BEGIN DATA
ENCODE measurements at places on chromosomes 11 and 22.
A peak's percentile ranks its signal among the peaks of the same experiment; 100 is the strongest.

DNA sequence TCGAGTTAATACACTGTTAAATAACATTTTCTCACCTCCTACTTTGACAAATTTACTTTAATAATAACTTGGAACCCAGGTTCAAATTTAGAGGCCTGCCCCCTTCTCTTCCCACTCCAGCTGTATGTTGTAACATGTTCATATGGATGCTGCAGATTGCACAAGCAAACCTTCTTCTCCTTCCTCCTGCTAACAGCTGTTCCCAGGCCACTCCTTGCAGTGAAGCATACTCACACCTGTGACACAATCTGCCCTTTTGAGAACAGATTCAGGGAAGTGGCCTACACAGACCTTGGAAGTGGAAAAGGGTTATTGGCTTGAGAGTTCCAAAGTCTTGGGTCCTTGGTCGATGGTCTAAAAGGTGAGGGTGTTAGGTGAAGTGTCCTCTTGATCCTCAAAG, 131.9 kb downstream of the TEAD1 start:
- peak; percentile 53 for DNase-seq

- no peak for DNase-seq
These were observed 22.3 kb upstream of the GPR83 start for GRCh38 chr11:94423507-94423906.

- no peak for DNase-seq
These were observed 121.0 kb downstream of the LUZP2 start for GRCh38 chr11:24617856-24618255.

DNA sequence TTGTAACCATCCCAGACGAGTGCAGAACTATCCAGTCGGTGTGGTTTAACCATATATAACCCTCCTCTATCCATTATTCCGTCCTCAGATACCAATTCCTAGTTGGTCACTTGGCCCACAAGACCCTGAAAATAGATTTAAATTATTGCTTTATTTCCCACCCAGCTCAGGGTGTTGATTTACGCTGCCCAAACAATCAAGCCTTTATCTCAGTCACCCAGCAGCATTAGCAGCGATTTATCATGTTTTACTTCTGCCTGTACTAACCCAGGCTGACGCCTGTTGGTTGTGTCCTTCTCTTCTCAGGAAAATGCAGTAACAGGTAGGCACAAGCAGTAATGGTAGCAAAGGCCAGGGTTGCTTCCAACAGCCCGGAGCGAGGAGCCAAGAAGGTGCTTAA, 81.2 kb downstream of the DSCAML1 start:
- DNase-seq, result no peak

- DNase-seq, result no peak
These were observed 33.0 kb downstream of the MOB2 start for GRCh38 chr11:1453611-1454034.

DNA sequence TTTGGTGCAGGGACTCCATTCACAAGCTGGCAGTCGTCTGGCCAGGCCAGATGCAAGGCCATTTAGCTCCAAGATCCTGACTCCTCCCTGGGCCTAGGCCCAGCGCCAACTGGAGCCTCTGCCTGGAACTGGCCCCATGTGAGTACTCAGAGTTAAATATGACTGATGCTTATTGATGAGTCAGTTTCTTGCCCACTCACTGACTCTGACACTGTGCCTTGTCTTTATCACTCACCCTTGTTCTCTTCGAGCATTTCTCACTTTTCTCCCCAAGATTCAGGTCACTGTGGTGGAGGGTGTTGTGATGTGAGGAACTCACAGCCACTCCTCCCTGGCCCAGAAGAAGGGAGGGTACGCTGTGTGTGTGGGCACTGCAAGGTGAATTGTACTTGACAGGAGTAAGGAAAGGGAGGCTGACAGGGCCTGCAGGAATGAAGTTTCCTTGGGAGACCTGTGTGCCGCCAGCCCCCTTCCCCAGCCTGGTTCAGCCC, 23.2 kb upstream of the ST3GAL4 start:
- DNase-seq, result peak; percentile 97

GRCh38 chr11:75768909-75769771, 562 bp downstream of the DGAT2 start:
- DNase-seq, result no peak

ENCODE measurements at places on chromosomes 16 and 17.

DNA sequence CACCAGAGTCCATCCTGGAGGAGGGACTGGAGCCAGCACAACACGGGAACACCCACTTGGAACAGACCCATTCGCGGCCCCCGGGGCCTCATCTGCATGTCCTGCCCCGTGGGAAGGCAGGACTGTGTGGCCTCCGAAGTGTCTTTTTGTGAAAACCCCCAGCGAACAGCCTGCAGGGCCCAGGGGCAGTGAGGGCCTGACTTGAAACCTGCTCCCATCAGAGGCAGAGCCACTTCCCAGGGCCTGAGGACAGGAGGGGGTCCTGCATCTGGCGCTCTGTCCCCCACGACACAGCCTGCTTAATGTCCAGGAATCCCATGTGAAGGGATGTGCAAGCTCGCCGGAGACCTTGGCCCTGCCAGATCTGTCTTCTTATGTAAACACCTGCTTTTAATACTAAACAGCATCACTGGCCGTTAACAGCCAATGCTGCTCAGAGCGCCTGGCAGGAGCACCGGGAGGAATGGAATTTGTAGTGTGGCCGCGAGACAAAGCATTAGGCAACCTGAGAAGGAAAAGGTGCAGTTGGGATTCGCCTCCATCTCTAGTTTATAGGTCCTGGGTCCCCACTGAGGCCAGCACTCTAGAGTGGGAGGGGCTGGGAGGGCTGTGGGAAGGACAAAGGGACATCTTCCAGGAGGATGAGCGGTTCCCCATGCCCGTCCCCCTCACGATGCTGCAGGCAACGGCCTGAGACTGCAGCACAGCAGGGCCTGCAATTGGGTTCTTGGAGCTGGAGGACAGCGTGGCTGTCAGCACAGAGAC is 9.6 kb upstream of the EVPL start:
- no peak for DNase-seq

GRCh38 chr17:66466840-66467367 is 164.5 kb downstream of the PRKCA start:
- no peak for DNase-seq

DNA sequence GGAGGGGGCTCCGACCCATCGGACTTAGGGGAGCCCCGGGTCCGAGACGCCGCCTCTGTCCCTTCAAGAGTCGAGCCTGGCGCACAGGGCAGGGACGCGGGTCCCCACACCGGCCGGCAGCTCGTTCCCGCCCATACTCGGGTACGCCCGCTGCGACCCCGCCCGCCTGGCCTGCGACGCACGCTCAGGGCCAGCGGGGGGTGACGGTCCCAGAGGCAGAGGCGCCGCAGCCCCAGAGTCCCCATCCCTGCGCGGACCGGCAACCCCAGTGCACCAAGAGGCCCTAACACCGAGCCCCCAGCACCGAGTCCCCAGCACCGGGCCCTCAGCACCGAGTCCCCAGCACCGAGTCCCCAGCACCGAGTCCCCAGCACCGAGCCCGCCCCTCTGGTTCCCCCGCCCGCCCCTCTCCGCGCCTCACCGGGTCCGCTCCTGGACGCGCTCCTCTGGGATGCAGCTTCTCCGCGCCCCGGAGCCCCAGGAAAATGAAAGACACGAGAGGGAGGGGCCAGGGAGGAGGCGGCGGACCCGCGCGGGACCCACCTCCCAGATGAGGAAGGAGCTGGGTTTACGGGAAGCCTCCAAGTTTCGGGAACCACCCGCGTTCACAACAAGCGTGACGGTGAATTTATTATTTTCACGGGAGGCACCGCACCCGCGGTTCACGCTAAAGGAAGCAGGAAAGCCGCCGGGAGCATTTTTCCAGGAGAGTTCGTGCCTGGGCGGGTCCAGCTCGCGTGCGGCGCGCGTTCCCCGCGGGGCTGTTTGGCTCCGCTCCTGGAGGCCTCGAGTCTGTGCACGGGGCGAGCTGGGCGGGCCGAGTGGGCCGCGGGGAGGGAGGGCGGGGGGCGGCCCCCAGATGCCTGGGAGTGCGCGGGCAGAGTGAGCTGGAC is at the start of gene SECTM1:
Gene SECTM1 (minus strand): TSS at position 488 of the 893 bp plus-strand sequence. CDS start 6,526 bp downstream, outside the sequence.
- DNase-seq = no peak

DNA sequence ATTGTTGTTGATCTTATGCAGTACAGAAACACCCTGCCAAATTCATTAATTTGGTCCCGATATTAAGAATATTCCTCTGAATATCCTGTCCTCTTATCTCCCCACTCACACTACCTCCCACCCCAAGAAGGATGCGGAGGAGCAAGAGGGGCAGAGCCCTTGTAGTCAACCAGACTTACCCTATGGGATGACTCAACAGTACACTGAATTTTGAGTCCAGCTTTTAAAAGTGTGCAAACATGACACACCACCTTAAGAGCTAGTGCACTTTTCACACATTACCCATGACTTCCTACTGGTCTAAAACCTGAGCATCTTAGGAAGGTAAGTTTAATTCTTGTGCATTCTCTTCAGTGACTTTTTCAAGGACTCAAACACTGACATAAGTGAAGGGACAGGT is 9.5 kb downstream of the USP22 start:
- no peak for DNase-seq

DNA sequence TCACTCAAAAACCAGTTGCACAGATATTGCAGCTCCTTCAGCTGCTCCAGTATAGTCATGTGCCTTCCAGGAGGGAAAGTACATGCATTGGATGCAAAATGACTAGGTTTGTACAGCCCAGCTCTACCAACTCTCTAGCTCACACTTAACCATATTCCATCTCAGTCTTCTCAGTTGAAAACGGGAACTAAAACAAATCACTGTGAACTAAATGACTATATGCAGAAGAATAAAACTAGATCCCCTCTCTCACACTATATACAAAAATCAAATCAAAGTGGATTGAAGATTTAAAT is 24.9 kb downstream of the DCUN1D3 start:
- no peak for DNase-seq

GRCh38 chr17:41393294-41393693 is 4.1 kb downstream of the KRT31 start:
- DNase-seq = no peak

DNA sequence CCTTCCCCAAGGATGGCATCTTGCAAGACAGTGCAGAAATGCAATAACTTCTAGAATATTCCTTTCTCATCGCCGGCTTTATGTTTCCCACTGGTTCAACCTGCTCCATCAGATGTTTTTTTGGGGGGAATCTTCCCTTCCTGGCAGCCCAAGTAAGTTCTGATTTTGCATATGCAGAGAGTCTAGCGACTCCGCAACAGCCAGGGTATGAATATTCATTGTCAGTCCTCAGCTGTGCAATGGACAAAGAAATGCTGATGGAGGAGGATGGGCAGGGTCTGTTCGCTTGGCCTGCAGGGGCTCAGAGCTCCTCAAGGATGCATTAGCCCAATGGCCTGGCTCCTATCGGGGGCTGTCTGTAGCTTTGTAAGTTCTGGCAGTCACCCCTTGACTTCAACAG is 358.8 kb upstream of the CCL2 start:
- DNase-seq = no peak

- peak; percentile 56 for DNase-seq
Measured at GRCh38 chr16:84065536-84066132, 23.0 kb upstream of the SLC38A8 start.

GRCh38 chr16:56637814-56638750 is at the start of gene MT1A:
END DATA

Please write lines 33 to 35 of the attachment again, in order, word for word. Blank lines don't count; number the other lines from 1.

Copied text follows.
- peak; percentile 56 for DNase-seq
Measured at GRCh38 chr16:84065536-84066132, 23.0 kb upstream of the SLC38A8 start.

GRCh38 chr16:56637814-56638750 is at the start of gene MT1A: